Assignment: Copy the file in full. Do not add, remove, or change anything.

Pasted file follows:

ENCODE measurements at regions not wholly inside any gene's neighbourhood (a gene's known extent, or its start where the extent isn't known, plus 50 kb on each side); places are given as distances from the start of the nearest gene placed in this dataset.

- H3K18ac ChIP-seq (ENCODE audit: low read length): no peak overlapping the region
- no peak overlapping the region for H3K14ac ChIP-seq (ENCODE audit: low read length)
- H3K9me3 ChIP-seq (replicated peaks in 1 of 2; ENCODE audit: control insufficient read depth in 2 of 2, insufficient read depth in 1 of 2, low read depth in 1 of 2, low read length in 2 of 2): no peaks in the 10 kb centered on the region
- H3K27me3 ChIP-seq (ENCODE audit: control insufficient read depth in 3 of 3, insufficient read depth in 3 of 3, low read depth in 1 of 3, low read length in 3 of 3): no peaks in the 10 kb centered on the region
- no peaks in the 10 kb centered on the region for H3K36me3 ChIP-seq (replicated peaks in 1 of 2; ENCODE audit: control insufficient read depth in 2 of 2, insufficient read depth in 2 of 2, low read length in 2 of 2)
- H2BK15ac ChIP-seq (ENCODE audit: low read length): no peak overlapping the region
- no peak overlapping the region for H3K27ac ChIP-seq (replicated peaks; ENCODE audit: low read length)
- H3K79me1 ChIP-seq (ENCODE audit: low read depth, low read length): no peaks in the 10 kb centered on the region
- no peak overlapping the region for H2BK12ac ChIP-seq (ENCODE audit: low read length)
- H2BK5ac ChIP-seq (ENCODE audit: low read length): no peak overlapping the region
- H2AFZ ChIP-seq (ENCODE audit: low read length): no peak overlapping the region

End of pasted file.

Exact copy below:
ENCODE measurements at regions not wholly inside any gene's neighbourhood (a gene's known extent, or its start where the extent isn't known, plus 50 kb on each side); places are given as distances from the start of the nearest gene placed in this dataset.

- H3K18ac ChIP-seq (ENCODE audit: low read length): no peak overlapping the region
- no peak overlapping the region for H3K14ac ChIP-seq (ENCODE audit: low read length)
- H3K9me3 ChIP-seq (replicated peaks in 1 of 2; ENCODE audit: control insufficient read depth in 2 of 2, insufficient read depth in 1 of 2, low read depth in 1 of 2, low read length in 2 of 2): no peaks in the 10 kb centered on the region
- H3K27me3 ChIP-seq (ENCODE audit: control insufficient read depth in 3 of 3, insufficient read depth in 3 of 3, low read depth in 1 of 3, low read length in 3 of 3): no peaks in the 10 kb centered on the region
- no peaks in the 10 kb centered on the region for H3K36me3 ChIP-seq (replicated peaks in 1 of 2; ENCODE audit: control insufficient read depth in 2 of 2, insufficient read depth in 2 of 2, low read length in 2 of 2)
- H2BK15ac ChIP-seq (ENCODE audit: low read length): no peak overlapping the region
- no peak overlapping the region for H3K27ac ChIP-seq (replicated peaks; ENCODE audit: low read length)
- H3K79me1 ChIP-seq (ENCODE audit: low read depth, low read length): no peaks in the 10 kb centered on the region
- no peak overlapping the region for H2BK12ac ChIP-seq (ENCODE audit: low read length)
- H2BK5ac ChIP-seq (ENCODE audit: low read length): no peak overlapping the region
- H2AFZ ChIP-seq (ENCODE audit: low read length): no peak overlapping the region